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When To Hire a Professional to Help You Push Your Career Forward

When do you hire a professional to help you move your career forward? Sometimes this might be paying for a specific thing (such as a website); othertimes, it may be hiring expert advisors to help you move past a barrier and develop a strategy via training or consulting.

I have recently been addressing this topic for myself, as I have been outlining in the previous two blog posts of this series:

Today, I want to discuss the decision-making that goes into when and how to go about hiring a professional to assist you.

Deciding You Need Help

The hardest part of achieving a goal is starting. The second hardest part is to not stop, to keep going. Deciding that you need assistance is not a sign of weakness, it is often admission of reality: that you can’t do it all.  Sure, you can get by all by yourself, a jack of all trades; but sometimes having is help the difference between success and continuing to run on that hamster wheel.

Hiring someone can provide expertise that you simply don’t have. Yes, you could read a book. But that is not the same as years of real-world experience, truly executing, not just learning theory.

Hiring someone can also save you time. Likely, you are juggling many things with few resources. Putting someone on your team to tackle a specific task means it frees you up to do other things, and pushes you forward more quickly.

For me, I built We Grow Media for nearly two years before I made many investments in hiring others. I wanted to make sure it was stable in terms of cash flow, but I also wanted to really learn more about who I served and how I served them. In the beginning, you make assumptions. I wanted to be SURE that whatever I invested in was exactly the right thing to encourage further growth.

Who To Hire

There are so many people out there who offer professional services. You need to find someone you trust and who will get the job done. I tend to break this out into two parts:

    1. Ensuring it’s someone I connect with. So I get a recommendation from a friend, or have a phone chat with someone I am considering hiring first. Or maybe I follow them on social media to get a sense of their work style and personality.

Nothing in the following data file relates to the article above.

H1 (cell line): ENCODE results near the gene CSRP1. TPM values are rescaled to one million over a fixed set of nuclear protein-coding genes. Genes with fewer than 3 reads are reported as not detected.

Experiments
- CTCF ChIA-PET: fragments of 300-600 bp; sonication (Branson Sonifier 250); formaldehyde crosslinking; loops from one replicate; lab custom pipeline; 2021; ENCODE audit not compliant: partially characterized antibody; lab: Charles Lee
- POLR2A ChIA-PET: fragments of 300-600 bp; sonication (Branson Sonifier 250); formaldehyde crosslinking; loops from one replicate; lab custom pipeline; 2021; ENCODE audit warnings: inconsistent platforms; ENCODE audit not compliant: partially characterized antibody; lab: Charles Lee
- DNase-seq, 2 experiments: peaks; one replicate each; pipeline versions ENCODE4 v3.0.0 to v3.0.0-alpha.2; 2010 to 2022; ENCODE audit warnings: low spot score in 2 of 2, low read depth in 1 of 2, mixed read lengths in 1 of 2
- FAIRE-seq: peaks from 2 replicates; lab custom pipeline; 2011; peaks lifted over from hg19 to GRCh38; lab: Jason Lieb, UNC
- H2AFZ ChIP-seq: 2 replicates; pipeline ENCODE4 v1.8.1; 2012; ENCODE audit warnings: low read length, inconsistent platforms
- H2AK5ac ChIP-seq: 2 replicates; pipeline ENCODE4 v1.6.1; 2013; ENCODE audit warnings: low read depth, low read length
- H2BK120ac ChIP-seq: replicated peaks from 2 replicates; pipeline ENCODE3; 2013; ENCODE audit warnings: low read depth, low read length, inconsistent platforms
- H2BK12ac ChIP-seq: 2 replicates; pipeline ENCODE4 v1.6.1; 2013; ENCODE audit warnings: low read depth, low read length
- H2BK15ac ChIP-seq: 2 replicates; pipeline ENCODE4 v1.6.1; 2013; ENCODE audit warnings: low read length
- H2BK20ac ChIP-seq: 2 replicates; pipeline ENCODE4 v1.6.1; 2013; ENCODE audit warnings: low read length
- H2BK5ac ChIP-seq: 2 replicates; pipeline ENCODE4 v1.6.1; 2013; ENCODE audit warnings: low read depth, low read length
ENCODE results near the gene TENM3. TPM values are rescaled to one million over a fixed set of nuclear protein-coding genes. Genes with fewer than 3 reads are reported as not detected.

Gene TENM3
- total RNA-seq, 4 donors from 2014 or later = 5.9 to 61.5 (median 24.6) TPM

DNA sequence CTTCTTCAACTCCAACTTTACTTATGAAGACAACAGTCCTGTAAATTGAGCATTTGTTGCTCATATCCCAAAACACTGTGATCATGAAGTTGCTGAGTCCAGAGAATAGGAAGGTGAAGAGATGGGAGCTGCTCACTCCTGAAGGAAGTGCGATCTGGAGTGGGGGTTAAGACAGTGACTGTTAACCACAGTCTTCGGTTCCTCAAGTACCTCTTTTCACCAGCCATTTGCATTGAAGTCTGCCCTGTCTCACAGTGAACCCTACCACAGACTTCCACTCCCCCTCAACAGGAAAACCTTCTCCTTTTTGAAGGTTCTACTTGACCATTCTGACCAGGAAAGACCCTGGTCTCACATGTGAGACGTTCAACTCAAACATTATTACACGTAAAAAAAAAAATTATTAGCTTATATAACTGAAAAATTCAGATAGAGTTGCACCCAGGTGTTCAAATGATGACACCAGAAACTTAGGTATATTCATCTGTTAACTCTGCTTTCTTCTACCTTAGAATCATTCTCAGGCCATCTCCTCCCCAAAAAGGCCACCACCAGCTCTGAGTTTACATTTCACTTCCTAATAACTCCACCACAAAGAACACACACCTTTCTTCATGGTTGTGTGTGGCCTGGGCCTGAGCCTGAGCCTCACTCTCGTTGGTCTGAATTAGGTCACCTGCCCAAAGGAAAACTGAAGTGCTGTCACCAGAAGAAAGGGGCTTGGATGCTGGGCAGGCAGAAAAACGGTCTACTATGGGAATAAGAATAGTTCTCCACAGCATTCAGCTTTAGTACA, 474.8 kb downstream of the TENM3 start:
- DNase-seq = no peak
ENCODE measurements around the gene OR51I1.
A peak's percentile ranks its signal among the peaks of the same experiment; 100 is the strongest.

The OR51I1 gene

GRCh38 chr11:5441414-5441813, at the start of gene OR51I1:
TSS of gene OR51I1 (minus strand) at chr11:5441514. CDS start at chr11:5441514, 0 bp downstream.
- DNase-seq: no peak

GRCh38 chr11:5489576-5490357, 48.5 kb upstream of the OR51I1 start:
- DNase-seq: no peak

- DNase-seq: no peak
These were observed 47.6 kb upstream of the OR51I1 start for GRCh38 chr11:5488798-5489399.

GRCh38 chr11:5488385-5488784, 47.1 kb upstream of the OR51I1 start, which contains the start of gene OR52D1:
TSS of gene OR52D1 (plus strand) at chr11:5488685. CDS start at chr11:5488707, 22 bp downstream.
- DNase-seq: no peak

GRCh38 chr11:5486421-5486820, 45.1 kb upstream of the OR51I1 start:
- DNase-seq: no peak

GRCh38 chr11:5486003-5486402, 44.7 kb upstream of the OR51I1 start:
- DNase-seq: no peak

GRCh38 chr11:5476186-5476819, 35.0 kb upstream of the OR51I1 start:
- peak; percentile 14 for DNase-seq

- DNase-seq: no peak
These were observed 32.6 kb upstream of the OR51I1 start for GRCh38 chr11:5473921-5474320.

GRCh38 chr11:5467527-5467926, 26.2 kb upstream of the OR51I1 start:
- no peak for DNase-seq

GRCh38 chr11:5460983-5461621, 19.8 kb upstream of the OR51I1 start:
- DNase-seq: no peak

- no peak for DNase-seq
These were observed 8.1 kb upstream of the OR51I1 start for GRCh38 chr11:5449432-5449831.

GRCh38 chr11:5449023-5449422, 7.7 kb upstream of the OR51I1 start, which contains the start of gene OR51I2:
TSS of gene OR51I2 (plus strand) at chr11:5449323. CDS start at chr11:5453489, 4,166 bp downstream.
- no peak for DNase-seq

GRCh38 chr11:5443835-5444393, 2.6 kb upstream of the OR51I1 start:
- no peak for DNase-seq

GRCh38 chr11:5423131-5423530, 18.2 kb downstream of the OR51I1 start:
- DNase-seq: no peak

2. Don’t just assume someone can deliver the goods – where possible look for real proof that they can execute on what they promise. Maybe this is experiencing the results of their work or it could be social proof – talking to their past customers.

Personally, I like hiring those who are building a small business, people who I can partner with and help them move towards their goals just by doing business with them.

Do your research on their background. Reach out to others who have worked with them. Look for a long track record. Go with your gut too – those who feel right.

Scary Legal Agreements

When possible, get an agreement that clearly states parameters, timeframes, process, deliverables, fees, etc. I used to be scared of this stuff – there is something about signing your name to a contract that can make people uncomfortable. But I have found that it sets proper expectations and protects people on both sides. Making too many assumptions will lead to serious problems down the road. You don’t want two people’s memories differing about what was agreed upon. Put it in writing – that way you have a paper trail and proper expectations.

Did I hire a lawyer for most of this stuff? Nope! There are loads of free guidelines and agreements online. Use those as a starting point – but keep it simple. I don’t like agreements that are more than a single page. I have also spoken to friends who have done this stuff before, which gave me lots of wisdom from those I trust.

Don’t be afraid to negotiate agreements. READ THEM! Fred Wilson, a very successful venture capitalist, has written in the past that no clause is “standard” in a legal agreement. (I can’t find the link to his great story on this, sorry!) If something doesn’t feel right, address it. Don’t be afraid to have a clause removed or modified. It’s better to address issues up front to move past them, than to let the fear linger in the back of your mind, and threaten to affect the relationship down the road.

I look for long-term partnerships, even if an agreement only addresses the short term. The idea is to build a relationship and resources that grow over time.

Focus on Communication & Relationships, Not Just Stuff

A big focus for me is working with those who work WITH me, not just do something FOR me. There is a value in the working relationship, in having conversations, not just sending email.